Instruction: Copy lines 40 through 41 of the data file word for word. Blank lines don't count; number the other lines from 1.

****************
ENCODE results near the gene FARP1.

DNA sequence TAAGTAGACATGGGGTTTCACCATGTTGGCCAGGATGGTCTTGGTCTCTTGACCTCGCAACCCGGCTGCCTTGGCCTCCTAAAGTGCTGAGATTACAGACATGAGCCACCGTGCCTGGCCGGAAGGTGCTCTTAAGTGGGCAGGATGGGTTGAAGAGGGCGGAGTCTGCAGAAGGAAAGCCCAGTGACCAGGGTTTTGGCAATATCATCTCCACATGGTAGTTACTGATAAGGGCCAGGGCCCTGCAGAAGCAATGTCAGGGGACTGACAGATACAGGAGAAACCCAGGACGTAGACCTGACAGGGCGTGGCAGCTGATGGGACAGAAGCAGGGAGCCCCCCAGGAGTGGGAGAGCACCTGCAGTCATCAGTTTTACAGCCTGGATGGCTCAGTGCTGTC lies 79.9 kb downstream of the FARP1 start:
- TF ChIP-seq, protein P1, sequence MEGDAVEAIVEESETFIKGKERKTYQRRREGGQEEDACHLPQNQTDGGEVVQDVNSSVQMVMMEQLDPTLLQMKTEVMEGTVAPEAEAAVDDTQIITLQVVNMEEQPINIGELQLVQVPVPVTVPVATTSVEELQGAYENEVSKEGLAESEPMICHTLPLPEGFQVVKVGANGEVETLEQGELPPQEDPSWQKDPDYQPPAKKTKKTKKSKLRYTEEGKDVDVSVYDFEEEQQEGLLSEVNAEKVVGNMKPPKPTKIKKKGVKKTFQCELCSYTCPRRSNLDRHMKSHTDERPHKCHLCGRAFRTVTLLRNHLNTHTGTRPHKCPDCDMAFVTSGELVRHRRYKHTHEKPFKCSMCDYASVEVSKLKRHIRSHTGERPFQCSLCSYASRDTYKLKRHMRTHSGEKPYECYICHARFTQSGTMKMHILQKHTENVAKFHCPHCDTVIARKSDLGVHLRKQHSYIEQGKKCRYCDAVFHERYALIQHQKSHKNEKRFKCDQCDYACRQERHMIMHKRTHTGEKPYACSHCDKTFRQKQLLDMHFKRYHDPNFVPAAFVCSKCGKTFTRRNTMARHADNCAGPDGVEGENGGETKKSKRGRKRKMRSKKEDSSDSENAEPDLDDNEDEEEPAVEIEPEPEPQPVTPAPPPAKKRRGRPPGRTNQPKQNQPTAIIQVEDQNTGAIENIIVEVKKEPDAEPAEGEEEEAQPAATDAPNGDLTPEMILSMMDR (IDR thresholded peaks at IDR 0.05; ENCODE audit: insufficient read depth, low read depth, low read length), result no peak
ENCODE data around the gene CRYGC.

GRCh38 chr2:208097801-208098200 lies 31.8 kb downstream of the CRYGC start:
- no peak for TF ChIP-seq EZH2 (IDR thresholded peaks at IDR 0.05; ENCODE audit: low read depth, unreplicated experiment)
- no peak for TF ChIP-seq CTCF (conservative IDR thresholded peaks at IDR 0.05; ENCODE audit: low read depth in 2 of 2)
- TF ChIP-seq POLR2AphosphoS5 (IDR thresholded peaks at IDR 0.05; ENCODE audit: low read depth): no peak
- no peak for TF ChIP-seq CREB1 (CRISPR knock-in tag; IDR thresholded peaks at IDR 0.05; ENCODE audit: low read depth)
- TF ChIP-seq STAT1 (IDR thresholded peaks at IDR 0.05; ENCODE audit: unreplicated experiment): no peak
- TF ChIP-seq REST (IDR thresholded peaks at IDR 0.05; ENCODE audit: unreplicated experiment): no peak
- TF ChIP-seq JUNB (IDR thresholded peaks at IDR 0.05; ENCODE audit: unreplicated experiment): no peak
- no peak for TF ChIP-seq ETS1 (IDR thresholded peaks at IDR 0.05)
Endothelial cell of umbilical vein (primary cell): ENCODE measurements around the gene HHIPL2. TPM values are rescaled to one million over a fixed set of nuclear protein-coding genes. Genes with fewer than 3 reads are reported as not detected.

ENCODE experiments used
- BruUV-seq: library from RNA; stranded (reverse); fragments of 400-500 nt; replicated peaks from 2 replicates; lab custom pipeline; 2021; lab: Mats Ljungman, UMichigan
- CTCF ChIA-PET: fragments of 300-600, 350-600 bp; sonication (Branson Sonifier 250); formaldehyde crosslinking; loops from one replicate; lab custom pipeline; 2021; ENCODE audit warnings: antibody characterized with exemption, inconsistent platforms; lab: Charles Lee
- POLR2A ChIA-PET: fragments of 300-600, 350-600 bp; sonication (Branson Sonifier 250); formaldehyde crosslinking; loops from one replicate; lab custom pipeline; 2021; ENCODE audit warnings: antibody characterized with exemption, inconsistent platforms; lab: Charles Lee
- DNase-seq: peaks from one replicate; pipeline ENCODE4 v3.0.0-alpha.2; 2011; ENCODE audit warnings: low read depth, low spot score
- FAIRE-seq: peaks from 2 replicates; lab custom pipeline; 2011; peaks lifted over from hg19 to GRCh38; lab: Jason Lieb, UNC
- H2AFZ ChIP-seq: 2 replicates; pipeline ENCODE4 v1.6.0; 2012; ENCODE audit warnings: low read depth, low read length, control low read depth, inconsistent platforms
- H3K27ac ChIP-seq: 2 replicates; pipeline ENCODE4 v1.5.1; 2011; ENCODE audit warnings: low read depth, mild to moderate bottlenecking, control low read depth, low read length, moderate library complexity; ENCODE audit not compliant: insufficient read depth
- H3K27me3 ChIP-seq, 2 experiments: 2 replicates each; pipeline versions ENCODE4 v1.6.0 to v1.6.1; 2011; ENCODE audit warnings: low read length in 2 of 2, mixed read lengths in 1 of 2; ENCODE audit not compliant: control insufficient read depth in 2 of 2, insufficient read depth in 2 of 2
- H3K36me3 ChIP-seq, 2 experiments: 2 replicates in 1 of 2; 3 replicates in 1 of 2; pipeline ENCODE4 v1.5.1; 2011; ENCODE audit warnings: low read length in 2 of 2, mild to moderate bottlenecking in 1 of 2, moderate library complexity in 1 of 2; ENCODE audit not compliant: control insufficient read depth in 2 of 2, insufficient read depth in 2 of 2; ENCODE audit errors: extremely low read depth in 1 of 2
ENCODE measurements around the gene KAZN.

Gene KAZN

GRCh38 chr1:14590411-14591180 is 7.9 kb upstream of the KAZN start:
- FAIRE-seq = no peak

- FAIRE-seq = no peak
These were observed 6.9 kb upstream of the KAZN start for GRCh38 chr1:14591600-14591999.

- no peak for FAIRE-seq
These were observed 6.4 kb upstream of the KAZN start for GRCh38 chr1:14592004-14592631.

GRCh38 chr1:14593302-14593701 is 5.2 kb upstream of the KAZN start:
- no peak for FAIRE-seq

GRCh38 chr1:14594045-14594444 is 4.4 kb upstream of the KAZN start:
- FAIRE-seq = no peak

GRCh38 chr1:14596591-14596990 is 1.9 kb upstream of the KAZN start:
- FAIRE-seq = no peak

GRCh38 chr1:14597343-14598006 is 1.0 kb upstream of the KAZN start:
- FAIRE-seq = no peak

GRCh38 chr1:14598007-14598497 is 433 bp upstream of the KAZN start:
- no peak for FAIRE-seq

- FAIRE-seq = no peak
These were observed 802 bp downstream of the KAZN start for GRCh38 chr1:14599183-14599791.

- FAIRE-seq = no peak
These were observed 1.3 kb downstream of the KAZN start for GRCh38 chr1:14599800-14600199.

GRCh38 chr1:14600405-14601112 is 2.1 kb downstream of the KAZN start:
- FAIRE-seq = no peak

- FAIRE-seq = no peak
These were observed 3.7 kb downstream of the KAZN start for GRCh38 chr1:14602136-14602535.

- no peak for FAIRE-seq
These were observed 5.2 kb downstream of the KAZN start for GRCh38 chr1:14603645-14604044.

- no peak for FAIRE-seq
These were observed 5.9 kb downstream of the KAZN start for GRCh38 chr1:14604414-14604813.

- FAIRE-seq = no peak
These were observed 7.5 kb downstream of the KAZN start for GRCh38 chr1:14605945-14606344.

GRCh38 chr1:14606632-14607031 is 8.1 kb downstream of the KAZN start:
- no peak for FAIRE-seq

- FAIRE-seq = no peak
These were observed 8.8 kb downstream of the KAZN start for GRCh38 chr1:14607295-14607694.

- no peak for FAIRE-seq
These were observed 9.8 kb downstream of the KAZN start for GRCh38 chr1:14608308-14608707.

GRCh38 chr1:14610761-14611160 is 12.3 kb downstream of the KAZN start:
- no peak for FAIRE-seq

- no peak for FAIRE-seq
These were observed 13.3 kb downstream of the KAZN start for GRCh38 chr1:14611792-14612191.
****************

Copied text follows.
- FAIRE-seq = no peak

GRCh38 chr1:14598007-14598497 is 433 bp upstream of the KAZN start: